Myxomatosis in rabbits: how to spot symptoms and keep your bunny safe 2 min read
There are no nice rabbit diseases, but Myxomatosis is a particularly nasty one that doesn’t show symptoms straight away and can have fatal consequences for your rabbit in as little as ten days after they contract it. Cases are rare in pet rabbits in the UK and this is mainly due to pet rabbits having the Myxomatosis vaccine. So what is Myxomatosis, what are the symptoms and how do you protect your rabbit from it? Let’s take a look.
What is Myxomatosis?
Myxomatosis in rabbits was first discovered in Uruguay in 1896, at which time it was relatively harmless but had the potential capacity to spread very quickly. In 1938, scientists in Australia began testing the virus for use as a population control agent to deal with an overwhelming population of wild rabbits and in 1950, it was used on a large scale in several countries, reaching the UK in 1953.
Myxomatosis is spread by parasites – fleas, ticks, mosquitoes – from rabbit to rabbit. There are no ‘safe areas’ in the UK, and cases are only rare because of a successful vaccination scheme available for pet rabbits.
Myxomatosis in rabbits doesn’t always manifest itself as soon as they become infected with it – which makes preventative vaccinations all the more important. When symptoms occur, your rabbit is likely to have had the disease for a number of days. Symptoms include:
- Swelling, redness and ulcers – mainly around the eyes, nose and genitals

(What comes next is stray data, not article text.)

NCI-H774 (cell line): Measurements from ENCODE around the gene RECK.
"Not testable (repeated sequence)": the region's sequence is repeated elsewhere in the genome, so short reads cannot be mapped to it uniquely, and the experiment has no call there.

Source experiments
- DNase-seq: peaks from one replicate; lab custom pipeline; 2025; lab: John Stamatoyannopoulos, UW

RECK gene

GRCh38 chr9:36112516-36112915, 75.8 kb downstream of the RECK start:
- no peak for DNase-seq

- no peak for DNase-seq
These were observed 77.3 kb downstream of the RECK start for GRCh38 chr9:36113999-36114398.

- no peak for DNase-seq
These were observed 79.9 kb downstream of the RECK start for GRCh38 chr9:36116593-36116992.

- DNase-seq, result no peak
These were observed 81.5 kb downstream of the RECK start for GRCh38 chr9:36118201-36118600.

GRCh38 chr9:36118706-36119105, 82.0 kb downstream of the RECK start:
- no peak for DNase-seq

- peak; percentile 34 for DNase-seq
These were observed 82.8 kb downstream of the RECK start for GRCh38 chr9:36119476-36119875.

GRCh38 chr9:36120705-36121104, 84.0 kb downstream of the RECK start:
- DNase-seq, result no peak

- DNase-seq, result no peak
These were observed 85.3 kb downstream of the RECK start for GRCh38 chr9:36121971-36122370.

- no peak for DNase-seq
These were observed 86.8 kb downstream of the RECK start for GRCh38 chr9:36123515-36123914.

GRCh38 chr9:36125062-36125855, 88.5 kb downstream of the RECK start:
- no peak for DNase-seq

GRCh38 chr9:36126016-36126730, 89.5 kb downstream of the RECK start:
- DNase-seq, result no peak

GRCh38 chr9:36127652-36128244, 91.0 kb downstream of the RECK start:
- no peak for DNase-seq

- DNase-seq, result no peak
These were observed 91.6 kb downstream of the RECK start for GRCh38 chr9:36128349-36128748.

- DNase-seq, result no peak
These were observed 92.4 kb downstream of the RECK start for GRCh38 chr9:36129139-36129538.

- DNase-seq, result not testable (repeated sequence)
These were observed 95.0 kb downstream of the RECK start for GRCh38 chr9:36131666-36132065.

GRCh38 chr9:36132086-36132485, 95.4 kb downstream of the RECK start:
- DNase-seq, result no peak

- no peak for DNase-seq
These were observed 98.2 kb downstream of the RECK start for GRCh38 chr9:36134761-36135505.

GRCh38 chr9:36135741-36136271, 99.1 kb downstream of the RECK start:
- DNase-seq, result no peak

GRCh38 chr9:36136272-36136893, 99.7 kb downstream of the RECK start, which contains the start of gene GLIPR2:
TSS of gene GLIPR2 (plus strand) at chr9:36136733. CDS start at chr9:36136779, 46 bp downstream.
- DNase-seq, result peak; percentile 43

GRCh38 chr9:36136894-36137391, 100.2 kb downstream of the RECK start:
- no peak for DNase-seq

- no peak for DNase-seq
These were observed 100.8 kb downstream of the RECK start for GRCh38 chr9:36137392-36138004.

- Discharge from the eyes and nose
- Blindness – a consequence of inflammation of the eyes
- Breathing problems
- Lack of appetite and neglecting food – watch out for uneaten food
- Weakness, lethargy or a general state of depression
Vaccination against Myxomatosis is essential in order to keep your bunny safe. You should ensure that your rabbit stays up to date with their vaccinations at all times and with no exceptions.
Like with other preventative medications, rabbit vaccinations will dramatically reduce the risk, but can never be 100% effective. If your rabbit has been vaccinated, they could catch Myxomatosis but they would catch a very mild form of the disease. Providing they receive veterinary attention, the odds of survival for a vaccinated rabbit are very good.
Aside from vaccination, you can keep your rabbits safe by minimising their exposure to bacteria-ridden areas (dirty puddles) and parasites – keep their hutch or enclosure nice and clean, using mosquito nets at times of year where mosquitoes are common.
Need more info?
For more information about Myxomatosis in rabbits, have a chat with your local vet.